14. The decision of the Full Bench of the Bombay High Court in Commander K. M. Nanavati's case AIR 1960 Bom 502 --(I960 Cri LJ 1553) (FB) (supra) to the effect that even during the course of the pendency of the petition for leave to appeal to the Supreme Court, the Governor had the jurisdiction to pass an order under Article 161 of the Constitution, was overruled by the Supreme Court when the matter came up for consideration before their Lordships of the Supreme Court in case reported in K.M. Nanavati v. The State of Bombay (now Maha-rashtra), AIR 1961 SC 112 - (1961 Cri LJ 173). In their judgment, their Lordships of the Supreme Court briefly set out the history of the genesis and development of the Royal prerogative of Mercy and noted various provisions of the American Constitution and some other decisions relating to the Royal prerogative of Mercy as it existed in England.Their Lordships of the Supreme Court came to the conclusion that the powers of pardon and clemency under Articles 72 and 161 of the Constitution and so also under Section 401 of the Code of Criminal Procedure, are to be exercised in a completely different field whereas the powers of the Supreme Court under Article 142 of the Constitution and that of the Court of Appeal under Section 426 of the Code of Criminal Procedure, operate in a completely different field. Their Lordships also came to the conclusion that in order to give harmonious construction to the provisions of Article 142 of the Constitution on the one hand and Articles 72 and 161 of the Constitution on the other, and Section 401 of the Code of Criminal Procedure on one side and Section 426 of the Code of Criminal Procedure, on the other, it is to be construed that when the matter is sub judice before the Court either under Article 142 of the Constitution or under Section 426 of the Code of Criminal Procedure, during that period the field of operation of the powers under Articles 72 and 161 of the Constitution and under Section 401 of the Code of Criminal Procedure, will remain suspended and the Courts will have the final say in the matter of remission of sentence. But where there is no matter pending before the Court in reference to the above mentioned provisions, the field of operation regarding the remission etc. of the sentence appropriately vests in the authorities mentioned under Articles 72 and 161 of the Constitution and under Section 401 of the Code of Criminal Procedure. It was in this manner that the harmonious interpretation was given by their Lordships of the Supreme Court to the provisions referred to above. It was observed by their Lordships of the Supreme Court that the power of pardon and clemency is essentially vested in the Heads of the Executive because the Judiciary had no such mercy jurisdiction. It was held that so long as the Judiciary has power to pass a particular order in a pending case, to that extent the power of the Executive is limited in view of the words either of Sections 401 and 426 of the Code of Criminal Procedure or Articles 142, 72 and 161 of the Constitution. It would thus be clear from this authoritative pronouncement of the Supreme Court that the powers granted under Articles 72 and 161 of the Constitution and under Section 401 of the Code of Criminal Procedure are subject to the other provisions of the Constitution and if a conflict takes place in the exercise of powers of clemency and pardon with the other provisions of the Constitution, the said conflict has to be resolved by giving harmonious construction and thus the power of pardon and clemency in our country is not an absolute power, in that sense. The Supreme Court, after examining the whole question, held the order of the Governor passed under Article 161 of the Constitution of India, to be ultra vires.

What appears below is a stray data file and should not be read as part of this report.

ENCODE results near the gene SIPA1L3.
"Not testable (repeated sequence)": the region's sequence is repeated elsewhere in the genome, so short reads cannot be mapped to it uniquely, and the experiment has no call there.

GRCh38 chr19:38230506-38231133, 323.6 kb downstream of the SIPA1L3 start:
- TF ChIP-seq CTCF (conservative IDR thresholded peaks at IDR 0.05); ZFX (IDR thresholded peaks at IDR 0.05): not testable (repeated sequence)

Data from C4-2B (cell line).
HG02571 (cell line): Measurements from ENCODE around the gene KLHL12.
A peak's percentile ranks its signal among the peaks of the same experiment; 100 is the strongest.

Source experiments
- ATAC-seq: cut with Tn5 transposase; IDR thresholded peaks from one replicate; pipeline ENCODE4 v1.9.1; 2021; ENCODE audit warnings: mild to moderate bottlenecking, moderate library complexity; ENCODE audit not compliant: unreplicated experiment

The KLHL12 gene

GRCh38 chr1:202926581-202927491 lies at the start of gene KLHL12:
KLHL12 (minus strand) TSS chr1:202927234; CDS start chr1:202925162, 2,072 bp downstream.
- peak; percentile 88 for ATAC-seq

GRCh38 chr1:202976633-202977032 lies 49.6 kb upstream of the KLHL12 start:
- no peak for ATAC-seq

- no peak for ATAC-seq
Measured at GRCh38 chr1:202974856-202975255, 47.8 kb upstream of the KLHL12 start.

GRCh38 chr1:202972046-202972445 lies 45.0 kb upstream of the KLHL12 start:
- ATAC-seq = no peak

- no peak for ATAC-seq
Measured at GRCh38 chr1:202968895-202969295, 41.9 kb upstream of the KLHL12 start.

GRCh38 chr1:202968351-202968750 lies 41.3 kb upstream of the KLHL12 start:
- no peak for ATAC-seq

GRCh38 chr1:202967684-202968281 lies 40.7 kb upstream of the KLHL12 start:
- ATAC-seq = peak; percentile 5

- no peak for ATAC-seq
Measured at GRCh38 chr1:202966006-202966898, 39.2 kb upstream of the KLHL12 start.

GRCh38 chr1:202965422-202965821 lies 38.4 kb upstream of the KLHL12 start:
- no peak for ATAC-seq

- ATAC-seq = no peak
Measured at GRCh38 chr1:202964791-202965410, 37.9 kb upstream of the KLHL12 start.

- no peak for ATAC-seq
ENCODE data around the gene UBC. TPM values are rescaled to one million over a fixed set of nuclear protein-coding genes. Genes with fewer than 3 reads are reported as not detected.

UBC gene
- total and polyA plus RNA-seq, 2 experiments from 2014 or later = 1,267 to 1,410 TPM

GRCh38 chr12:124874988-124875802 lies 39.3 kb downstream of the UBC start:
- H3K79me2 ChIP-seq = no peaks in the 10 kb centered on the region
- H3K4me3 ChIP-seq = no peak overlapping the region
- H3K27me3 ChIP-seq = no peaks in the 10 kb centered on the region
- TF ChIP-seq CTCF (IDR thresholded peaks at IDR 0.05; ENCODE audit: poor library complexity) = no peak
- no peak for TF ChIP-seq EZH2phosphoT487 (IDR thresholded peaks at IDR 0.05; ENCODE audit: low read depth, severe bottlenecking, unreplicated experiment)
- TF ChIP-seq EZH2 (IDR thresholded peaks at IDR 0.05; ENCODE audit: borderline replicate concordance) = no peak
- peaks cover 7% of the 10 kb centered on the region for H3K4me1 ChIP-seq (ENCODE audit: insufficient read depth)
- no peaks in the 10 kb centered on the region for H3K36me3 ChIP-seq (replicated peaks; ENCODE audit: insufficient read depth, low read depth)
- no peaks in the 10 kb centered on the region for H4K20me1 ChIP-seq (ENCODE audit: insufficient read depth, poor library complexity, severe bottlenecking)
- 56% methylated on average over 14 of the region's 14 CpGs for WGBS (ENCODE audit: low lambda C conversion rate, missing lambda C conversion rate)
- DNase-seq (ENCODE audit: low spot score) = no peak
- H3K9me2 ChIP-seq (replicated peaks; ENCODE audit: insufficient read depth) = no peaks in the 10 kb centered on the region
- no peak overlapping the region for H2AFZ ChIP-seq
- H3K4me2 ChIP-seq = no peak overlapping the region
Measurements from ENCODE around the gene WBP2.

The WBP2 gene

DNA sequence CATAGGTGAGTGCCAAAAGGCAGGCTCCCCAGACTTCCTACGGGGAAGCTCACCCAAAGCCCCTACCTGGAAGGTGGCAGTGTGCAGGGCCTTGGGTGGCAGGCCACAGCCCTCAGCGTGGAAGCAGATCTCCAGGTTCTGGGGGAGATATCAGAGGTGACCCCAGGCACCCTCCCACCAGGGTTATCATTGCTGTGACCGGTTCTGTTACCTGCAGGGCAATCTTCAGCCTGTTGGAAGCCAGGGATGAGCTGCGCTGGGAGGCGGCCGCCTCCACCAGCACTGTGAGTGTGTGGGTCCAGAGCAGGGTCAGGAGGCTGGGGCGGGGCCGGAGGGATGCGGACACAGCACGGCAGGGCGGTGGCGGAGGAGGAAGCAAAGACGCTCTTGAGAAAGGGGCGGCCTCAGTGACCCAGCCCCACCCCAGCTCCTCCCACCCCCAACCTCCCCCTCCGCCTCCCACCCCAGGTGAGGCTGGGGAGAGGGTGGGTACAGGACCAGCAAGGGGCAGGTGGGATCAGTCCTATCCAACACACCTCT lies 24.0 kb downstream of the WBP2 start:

15. The nature and scope of the powers under Section 401 of the Code of Criminal Procedure came up for consideration before their Lordships of the Supreme Court in a case reported in Gopal Vinayak Godse v. State of Maharashtra, AIR 1961 SC 600 = ((1961) 1 Cri LJ 736) wherein their Lordships observed as follows:--

'The question of remission is exclusively within the province of the appropriate Government and in this case it is admitted that, though the appropriate Government made certain remissions under Section 401 of the Code of Criminal Procedure, it did not remit the entire sentence.''

In that case it was contended on behalf of the petitioner before their Lordships that the petitioner would be at the mercy of the appropriate Government and the said Government, out of spite, might not remit the balance of his sentence, with the result that he would be deprived of the fruits of remissions earned by him for sustained good conduct, useful service and even donation of blood. This contention was repelled by their Lordships holding that the Constitution as well as the Code of Criminal Procedure confer the power to remit a sentence on the executive Government and it is in its exclusive province. It was further held that their Lordships could not assume that the appropriate Government would not exercise its jurisdiction in a reasonable manner.